In a recent interview with General James Mattis, he shared what he learned as a leader in the military. He highlighted the importance of trust, calling it the “coin of the realm” in leadership. And Mattis also spoke about promoting those who demonstrate the behaviors that an organization needs to be successful. One particular quote caught my attention, “Any organization gets the behavior that it rewards”, according to General Mattis. It immediately made me think about many of the behavior challenges with which organizations are dealing and the importance of rewarding effective behavior at work.
What are the rewards for effective behavior?
The above quote is true of any organization and any relationship; just think of all those parenting techniques you have tried. The psychologist BF Skinner introduced the idea of reinforcement in the late 1940s as a way to influence behavior change. General Mattis spoke about rewards in the way most people view them as reinforcements or “attaboys”, awards, gifts, trips, or promotions. Reinforcements are one way for organizations to reward people, therefore, they work for people who are motivated by them. And those people may also like the acknowledgment that comes with reinforcements. How does your organization reward behavior?
How else are behaviors being rewarded?
Organizations also reward behaviors through silence, passivity, ignoring or excusing inappropriate behavior, or recruiting the disruptive “producer.” You may ask, “How are these rewards?” Because the practice of any one of those approaches teaches people what they can get away with. A well known professional sports team recently had the experience of having to deal with consequences of recruiting, thus rewarding, a disruptive player. Their initial decision wound up teaching him that performance trumps behavior. The warning signs were there but they proceeded to sign, and play this individual. They didn’t have to wait very long after he joined the team to experience the impact of rewarding bad behavior. Consequently, he no longer plays for that team.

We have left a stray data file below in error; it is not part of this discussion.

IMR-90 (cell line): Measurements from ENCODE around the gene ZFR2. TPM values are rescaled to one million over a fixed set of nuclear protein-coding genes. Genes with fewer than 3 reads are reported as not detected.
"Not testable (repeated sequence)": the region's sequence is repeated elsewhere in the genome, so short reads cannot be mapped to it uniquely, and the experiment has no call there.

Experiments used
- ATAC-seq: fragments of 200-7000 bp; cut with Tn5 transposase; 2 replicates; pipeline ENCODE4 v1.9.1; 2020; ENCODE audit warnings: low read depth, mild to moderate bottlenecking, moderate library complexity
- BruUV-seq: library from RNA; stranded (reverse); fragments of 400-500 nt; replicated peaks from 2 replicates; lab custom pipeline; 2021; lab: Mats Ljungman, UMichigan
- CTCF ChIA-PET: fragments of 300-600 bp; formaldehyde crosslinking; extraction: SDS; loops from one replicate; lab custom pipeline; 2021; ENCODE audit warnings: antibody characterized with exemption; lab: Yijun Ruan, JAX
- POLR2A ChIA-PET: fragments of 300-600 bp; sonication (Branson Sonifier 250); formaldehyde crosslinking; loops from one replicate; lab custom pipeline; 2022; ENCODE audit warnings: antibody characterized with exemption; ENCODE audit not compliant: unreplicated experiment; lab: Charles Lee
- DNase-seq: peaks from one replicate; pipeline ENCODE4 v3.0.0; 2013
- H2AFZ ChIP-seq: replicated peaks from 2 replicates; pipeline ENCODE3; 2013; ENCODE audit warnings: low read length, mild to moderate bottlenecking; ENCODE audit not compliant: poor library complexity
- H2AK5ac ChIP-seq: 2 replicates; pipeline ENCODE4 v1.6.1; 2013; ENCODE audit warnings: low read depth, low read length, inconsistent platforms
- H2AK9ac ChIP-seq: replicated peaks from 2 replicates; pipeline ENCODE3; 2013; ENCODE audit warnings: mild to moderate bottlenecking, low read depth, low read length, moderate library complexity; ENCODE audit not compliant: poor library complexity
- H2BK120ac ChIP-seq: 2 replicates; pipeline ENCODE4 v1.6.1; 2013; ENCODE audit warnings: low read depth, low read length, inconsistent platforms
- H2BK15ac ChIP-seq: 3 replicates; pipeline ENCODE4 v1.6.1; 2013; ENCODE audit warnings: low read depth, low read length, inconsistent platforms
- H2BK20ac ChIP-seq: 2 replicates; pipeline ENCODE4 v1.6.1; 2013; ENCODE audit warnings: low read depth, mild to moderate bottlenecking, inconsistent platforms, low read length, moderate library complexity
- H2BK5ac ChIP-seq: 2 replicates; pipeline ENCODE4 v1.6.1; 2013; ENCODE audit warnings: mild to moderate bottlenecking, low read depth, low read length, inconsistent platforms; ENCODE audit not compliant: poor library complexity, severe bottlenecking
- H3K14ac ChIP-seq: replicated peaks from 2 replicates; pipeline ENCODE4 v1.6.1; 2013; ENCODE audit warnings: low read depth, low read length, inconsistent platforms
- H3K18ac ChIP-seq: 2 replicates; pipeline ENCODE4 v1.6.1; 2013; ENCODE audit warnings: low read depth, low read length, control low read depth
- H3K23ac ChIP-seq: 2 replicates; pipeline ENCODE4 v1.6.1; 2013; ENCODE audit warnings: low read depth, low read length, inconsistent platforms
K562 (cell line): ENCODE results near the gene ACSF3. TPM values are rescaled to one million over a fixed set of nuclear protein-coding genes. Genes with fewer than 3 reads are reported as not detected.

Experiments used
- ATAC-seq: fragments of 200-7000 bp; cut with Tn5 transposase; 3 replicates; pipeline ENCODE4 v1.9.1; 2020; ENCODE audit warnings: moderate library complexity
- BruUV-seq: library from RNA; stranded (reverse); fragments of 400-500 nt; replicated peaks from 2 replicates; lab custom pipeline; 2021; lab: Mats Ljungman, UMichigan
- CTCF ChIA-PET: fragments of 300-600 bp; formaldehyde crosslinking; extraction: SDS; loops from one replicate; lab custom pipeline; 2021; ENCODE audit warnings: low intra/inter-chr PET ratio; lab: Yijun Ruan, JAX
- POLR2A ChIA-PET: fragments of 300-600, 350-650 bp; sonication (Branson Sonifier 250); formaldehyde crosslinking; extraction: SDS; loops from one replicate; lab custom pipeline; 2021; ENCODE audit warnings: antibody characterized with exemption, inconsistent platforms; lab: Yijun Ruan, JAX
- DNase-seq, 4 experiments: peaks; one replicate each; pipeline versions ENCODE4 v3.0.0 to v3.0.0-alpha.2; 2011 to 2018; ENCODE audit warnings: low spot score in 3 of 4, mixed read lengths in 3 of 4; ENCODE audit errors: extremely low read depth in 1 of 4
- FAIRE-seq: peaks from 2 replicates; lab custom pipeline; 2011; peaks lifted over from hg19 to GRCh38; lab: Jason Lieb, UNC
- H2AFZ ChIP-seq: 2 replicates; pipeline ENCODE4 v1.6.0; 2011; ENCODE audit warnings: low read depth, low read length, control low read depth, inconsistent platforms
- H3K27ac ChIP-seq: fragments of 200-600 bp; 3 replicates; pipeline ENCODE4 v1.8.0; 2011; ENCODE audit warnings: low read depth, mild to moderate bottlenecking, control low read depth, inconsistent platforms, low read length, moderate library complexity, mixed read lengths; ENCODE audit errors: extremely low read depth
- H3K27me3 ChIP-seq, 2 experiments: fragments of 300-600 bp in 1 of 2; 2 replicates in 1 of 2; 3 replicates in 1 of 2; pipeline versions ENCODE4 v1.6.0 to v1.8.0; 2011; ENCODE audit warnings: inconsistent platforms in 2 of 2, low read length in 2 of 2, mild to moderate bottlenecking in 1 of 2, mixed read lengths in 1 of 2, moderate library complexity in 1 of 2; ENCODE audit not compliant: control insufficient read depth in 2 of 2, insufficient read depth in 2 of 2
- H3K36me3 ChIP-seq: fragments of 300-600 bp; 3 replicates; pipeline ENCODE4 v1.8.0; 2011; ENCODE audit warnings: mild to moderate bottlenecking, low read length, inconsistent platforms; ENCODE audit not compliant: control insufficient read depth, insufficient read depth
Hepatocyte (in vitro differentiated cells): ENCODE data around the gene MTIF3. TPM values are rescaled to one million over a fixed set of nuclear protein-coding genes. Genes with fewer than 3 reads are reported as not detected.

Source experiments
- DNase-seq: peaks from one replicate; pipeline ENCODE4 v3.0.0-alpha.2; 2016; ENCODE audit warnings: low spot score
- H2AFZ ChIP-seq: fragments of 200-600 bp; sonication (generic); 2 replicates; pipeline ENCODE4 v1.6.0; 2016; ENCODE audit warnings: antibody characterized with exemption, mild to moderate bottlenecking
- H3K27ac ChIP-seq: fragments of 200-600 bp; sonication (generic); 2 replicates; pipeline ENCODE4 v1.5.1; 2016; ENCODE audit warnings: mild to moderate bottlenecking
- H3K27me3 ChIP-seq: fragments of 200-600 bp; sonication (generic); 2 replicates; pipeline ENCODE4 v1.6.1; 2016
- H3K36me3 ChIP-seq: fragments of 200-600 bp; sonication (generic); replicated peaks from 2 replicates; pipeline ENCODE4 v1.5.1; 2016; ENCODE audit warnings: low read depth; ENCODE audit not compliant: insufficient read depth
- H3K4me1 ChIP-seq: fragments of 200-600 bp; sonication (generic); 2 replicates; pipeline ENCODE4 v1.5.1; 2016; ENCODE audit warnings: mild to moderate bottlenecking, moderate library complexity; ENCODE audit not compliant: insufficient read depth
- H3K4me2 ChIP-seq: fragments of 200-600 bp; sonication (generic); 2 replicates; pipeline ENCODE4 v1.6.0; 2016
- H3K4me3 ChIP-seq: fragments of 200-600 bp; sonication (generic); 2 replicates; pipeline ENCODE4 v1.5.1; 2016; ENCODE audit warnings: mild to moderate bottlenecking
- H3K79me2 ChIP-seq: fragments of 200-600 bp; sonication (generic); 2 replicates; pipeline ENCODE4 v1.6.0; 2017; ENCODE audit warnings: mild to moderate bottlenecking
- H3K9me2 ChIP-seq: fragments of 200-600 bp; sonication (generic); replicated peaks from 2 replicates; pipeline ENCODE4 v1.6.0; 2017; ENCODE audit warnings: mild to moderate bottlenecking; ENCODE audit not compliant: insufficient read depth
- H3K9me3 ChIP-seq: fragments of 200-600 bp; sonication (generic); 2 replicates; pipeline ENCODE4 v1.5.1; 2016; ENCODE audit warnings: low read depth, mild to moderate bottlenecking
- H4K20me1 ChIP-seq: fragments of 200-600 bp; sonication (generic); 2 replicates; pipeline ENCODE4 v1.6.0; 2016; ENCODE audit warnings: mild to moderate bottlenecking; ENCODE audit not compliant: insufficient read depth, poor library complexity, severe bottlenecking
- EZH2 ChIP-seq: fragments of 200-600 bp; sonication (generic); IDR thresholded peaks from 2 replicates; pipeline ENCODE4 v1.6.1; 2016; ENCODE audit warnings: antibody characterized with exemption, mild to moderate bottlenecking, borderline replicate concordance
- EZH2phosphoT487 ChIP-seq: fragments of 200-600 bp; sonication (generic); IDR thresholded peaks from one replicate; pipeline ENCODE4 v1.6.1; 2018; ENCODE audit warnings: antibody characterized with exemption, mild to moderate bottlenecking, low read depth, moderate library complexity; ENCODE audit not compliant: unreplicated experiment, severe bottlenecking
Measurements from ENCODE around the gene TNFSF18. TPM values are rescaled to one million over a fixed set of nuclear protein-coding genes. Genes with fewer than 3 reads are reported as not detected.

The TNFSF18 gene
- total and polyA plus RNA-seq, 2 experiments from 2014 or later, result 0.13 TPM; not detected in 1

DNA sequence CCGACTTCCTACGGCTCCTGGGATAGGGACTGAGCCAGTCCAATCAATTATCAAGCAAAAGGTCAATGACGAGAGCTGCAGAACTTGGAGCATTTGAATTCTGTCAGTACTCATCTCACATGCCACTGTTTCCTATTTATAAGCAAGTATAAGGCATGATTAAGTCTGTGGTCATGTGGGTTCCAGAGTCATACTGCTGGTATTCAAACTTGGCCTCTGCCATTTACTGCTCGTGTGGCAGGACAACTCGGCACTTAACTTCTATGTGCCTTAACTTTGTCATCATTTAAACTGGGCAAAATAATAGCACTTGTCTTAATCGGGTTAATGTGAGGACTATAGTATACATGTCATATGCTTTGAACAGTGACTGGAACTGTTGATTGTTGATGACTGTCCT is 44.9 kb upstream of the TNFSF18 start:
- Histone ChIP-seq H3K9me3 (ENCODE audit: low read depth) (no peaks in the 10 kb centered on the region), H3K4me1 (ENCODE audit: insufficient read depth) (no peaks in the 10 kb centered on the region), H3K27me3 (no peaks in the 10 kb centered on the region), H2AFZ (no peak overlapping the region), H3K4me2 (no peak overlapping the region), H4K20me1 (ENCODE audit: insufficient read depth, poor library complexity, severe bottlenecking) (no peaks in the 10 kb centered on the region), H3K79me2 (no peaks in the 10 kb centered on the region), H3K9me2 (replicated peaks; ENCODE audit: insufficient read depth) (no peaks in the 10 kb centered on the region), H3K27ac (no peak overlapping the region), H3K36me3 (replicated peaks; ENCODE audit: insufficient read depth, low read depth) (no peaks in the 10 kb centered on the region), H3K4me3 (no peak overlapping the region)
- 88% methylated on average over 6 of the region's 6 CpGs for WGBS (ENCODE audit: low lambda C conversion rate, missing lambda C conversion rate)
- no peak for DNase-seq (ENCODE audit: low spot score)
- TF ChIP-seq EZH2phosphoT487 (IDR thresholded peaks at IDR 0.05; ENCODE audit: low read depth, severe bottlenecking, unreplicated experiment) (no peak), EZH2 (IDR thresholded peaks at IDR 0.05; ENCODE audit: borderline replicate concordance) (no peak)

The perils of ignoring disruptive behavior
Behaviors set the tone for, or become, the predominate culture of an organization. Organizations and leaders struggle to deal with behaviors that are not conducive to effective teams, leadership, or healthy cultures. Those behaviors can look like ineffective communication, outbursts, silo building, rudeness, and disrespect, to name a few. Too often these behaviors are ignored because it is uncomfortable to address them. In some cases, the idea of losing a technically proficient team member leads organizations to bend over backward to avoid dealing with disruptive behavior or to make excuses for it. And the behavior becomes more problematic as disruptive behavior drives down respect and collaboration among direct reports and peers. As a result, the disruptive behavior becomes tiresome when nobody effectively intervenes and productivity suffers as does team engagement. Consequently, the organization will likely lose valued and productive team members because nobody is addressing the dysfunction.
What can you do to get better?
People are complex and they need clear, assertive leadership and direction. And people also need direct feedback, support, and encouragement to demonstrate effective behavior at work. Give people the chance to improve and set some measurable behavior standards for them to meet. Accountability is also an important part of the process. Part of a leader’s role is to help his or her team with professional development, as a group, and as individuals. If you as a leader do not have the time or expertise, bring in someone who does. If your team members are not interested in participating in that development you may need to reconsider if they are the best choice for additional roles and responsibilities and the culture you want to create. Carefully consider what behaviors you want to set the tone for your culture and how you are rewarding effective behavior at work.
Sue Kenfield specializes in increasing productivity and success within organizations and individuals to increase effective behaviors at work and to help course correct when behaviors become disruptive. Contact us to learn more.